The present study evidenced associations between childhood acute leukaemia and three sources of exposure to insecticides: home insecticide use, garden insecticide use, and insecticide use for pediculosis. The number of parents who were occupationally exposed to pesticides was too small to allow further analyses.
The size of the present study enabled detection of minimum odds ratios of 1.6, 1.9, and 2.2 for control exposure prevalences of 20%, 10%, and 5%, respectively. These prevalences are of the same order of magnitude as those for home insecticide use during pregnancy and during childhood (21% and 29%, respectively), garden insecticide use during pregnancy and during childhood (1% and 5%, respectively), and insecticidal pediculosis treatment during childhood (25%).
The oncology departments recruit patients from more distant places than do control departments, and this could have introduced bias. In order to keep cases and controls comparable in terms of socioeconomic category and rural/urban status, most of the children (all but seven cases and four controls) were living in the same administrative region as the hospital location.
The case and control mothers were very similar with respect to education, occupation, socioeconomic status, and place of residence. The results were unchanged after additional adjustment for the parents' socioprofessional categories, educational levels, place of residence (urban or rural), or type of housing (apartment or house). The use of standardised questionnaires and similar interviewing conditions for case and control mothers reduced potential differential misclassifications.
Pesticide exposure is a growing public concern which might induce recall bias. However, our study took place in the period 1995–99 when the subject was far less in the media in France than it is now. Nevertheless, a recall bias cannot strictly be ruled out. The information on shampoos to treat pediculosis may be unreliable, but probably in the same way for the cases and controls.
A variety of possible confounding factors were incorporated in the model in order to test the consistency of the association between insecticide exposure and acute leukaemia. The factors included variables that had previously been shown to be related to childhood acute leukaemia in the present study. The variables related to home or garden insecticide use and pediculosis treatment were also incorporated simultaneously. Adjusted for separately or taken together, none of those variables had any influence on the results. With respect to shampoos for pediculosis, sensitivity analyses showed that loss of association would only occur for unlikely distributions of missing data and that the OR would still be 1.2 in the extreme scenario, in which all the missing case data consisted of non‐exposures and all the missing control data consisted of exposures.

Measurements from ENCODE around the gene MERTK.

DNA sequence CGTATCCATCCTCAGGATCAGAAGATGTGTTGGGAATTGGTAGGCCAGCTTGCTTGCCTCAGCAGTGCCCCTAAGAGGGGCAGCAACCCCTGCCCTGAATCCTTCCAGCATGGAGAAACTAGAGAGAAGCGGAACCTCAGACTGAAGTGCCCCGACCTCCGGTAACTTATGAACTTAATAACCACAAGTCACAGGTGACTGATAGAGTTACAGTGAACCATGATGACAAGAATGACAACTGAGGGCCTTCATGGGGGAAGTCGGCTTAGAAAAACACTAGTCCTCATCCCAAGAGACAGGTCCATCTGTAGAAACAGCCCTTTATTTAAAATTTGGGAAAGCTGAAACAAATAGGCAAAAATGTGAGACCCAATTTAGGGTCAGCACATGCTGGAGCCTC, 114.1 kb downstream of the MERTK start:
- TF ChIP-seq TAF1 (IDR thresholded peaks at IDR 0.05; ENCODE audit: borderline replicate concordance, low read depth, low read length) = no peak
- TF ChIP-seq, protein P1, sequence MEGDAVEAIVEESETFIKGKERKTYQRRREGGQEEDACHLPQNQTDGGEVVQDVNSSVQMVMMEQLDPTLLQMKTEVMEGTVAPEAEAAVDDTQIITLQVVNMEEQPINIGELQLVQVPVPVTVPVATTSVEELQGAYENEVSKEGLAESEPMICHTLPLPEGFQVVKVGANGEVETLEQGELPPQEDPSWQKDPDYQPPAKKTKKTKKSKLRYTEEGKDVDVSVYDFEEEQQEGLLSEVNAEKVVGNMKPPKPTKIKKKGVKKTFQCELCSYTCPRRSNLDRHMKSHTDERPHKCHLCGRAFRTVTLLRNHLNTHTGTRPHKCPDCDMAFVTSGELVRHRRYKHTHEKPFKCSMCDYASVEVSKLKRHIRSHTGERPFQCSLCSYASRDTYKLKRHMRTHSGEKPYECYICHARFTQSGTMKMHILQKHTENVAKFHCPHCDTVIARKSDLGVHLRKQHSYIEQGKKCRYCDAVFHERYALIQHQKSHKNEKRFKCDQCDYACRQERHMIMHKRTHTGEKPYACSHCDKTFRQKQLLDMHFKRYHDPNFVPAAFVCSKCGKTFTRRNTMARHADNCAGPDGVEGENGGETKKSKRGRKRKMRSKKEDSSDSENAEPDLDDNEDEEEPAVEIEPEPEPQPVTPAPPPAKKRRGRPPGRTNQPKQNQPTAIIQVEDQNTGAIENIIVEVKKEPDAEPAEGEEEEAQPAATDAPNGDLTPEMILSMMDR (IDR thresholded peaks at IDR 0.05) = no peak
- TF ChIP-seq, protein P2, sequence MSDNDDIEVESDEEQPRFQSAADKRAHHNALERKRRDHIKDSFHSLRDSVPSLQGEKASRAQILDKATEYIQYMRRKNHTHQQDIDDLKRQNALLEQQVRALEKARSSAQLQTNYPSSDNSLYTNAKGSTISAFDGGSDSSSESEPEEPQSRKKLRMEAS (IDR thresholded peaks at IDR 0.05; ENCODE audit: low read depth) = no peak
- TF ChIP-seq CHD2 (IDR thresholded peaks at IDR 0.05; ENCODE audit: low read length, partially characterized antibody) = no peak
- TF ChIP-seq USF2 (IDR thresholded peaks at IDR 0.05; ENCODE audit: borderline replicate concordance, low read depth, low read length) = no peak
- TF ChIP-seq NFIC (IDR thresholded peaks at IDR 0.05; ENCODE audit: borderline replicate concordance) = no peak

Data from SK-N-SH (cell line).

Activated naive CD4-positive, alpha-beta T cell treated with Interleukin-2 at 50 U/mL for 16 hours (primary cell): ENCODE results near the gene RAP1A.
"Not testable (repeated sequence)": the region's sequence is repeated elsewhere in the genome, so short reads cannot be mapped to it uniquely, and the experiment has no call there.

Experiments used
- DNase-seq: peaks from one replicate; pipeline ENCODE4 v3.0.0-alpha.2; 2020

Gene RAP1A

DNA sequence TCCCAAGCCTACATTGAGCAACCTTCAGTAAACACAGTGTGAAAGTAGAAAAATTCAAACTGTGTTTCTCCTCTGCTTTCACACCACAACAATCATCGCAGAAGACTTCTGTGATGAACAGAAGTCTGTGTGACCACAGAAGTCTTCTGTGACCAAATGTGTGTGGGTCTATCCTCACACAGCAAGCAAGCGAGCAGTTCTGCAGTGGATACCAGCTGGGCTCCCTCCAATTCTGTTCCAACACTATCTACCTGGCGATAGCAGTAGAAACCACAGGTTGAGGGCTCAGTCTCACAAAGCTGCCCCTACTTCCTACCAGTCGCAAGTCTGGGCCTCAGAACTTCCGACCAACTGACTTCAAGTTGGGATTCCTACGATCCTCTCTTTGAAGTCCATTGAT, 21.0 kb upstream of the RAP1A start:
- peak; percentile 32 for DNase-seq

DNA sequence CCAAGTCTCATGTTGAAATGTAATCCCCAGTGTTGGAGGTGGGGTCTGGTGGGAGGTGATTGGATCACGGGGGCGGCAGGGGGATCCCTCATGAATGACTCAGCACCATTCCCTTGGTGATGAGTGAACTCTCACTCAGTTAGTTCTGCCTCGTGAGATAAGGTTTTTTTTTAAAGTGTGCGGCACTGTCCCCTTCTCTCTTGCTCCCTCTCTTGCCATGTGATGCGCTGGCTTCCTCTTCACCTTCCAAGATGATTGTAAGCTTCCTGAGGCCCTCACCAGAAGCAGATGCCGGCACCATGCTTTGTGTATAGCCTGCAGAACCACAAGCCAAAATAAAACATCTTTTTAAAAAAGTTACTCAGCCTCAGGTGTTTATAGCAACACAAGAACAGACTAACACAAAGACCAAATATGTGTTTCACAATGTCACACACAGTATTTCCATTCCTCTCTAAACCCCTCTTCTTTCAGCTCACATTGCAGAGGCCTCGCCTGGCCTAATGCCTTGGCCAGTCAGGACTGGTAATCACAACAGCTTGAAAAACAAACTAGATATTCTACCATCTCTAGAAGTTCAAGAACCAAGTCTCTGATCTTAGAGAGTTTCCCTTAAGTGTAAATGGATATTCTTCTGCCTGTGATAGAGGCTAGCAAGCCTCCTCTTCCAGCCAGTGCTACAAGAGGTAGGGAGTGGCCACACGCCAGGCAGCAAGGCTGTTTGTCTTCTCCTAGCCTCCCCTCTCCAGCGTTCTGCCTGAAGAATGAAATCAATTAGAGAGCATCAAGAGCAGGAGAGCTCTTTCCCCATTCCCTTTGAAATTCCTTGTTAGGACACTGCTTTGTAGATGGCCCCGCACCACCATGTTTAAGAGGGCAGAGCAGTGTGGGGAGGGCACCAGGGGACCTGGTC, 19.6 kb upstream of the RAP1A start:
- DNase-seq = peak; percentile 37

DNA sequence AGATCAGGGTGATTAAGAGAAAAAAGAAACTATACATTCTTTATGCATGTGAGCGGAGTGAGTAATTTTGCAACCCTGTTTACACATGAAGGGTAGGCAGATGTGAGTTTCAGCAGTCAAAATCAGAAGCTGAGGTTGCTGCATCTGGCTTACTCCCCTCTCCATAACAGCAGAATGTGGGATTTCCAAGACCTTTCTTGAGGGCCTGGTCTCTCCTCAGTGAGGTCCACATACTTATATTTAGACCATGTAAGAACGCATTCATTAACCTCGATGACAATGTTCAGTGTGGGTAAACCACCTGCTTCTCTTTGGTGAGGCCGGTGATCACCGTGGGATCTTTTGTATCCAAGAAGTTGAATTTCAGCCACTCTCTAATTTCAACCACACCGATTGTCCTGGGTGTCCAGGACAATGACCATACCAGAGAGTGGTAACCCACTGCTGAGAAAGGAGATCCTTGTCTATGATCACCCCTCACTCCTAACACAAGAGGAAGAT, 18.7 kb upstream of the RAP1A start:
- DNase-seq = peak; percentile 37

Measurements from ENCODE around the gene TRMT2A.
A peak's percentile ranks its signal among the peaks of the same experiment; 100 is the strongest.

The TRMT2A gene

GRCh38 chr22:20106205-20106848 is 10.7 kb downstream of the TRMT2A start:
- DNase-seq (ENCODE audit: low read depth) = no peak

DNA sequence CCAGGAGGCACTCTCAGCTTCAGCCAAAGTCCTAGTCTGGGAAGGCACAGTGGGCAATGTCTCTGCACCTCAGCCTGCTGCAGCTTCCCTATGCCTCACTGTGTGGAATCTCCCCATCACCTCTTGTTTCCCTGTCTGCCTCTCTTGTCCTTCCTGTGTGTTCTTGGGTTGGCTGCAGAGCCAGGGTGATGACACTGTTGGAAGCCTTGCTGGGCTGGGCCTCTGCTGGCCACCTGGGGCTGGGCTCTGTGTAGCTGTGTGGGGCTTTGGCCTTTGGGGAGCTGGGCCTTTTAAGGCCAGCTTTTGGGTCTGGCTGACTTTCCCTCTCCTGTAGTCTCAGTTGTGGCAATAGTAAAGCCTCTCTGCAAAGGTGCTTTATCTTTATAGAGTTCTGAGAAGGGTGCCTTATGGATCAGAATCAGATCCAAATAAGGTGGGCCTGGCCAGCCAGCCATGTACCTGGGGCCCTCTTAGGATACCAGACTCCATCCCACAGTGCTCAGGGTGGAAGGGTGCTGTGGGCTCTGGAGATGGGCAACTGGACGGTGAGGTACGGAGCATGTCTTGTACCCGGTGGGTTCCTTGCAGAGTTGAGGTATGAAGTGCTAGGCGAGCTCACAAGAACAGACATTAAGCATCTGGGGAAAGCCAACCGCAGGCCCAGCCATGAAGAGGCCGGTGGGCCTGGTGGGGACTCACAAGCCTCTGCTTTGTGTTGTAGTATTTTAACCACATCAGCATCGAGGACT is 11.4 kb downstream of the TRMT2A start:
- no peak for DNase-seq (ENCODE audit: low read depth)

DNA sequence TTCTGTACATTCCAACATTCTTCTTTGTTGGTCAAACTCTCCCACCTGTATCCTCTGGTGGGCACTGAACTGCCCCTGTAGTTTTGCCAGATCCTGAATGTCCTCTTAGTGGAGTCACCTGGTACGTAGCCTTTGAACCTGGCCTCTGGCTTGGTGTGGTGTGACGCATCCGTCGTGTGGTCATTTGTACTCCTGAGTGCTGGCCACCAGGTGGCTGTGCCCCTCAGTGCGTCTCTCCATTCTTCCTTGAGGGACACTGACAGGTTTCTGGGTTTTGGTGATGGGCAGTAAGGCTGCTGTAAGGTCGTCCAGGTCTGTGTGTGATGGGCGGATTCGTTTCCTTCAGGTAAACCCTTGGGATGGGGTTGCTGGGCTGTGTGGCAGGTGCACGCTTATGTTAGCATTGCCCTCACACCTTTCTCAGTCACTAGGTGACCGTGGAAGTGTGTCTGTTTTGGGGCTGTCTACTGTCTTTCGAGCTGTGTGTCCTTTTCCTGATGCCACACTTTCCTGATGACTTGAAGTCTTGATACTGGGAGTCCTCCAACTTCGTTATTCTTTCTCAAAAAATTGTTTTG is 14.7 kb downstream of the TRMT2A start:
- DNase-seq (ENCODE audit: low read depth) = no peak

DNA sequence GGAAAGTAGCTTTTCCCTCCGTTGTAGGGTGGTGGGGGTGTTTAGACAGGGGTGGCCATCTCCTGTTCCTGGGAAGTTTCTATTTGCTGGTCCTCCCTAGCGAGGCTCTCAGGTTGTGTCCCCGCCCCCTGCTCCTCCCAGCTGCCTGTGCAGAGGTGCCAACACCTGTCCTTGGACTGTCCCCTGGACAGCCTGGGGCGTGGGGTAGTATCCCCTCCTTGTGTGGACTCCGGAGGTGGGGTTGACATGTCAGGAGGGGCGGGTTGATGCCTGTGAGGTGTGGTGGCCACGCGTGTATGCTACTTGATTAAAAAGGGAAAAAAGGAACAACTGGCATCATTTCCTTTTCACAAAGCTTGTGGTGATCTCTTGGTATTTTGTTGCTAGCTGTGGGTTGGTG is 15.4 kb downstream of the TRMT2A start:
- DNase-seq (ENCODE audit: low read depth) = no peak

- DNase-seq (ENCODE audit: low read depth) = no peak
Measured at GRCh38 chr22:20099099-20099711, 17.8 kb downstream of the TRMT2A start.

The shampoos used to treat pediculosis could have contained three types of insecticide, possibly in combination: pyrethroid, organochlorinated (lindane), and organophosphorus (malathion) insecticides. To the authors' knowledge, no previous study has investigated direct childhood pesticide exposure due to insecticidal shampoos. The results reported herein therefore need to be replicated and investigated further.
The results for residential pesticide exposure are consistent with previously published studies. Home pesticide use during pregnancy or childhood was associated with childhood acute leukaemia in the six studies which investigated that exposure.2,3,4,5,6,8
Leiss and Savitz (1995) reported an association with pesticide strip use during pregnancy and childhood.4
The authors cited dichlorvos, a specific insecticide used in pesticidal strips, which is carcinogenic in animals and classed as possibly carcinogenic for humans by the IARC. In addition, “spraying and application of non‐arsenical insecticides entailing exposures” have been classified as probably carcinogenic by the IARC.11
The association with garden pesticide use is less consistent: two studies found an association between childhood leukaemia and garden pesticide use during pregnancy,3,5
one study found an association with garden pesticide use during childhood,3
and three studies did not find any association irrespective of the period of exposure.4,6,8
The incidence of childhood cancer was not related to local agricultural pesticide use in an ecological study.17
However, the same authors subsequently conducted a case control study and reported associations between childhood leukaemia and local agricultural use of two common types of pesticide, metham sodium (OR
2.05 (95% CI 1.01 to 4.17)), and difocol (OR
1.83 (95% CI 1.0 to 3.22)).18
In conclusion, the findings of the present study reinforce the hypothesis already suggested by the literature that household pesticide exposure may play a role in the aetiology of childhood acute leukaemia. At this stage, no specific product can be singled out and a causal relation remains questionable. However, the consistency of our results and the results from previous studies suggests that it may be opportune to consider preventive action.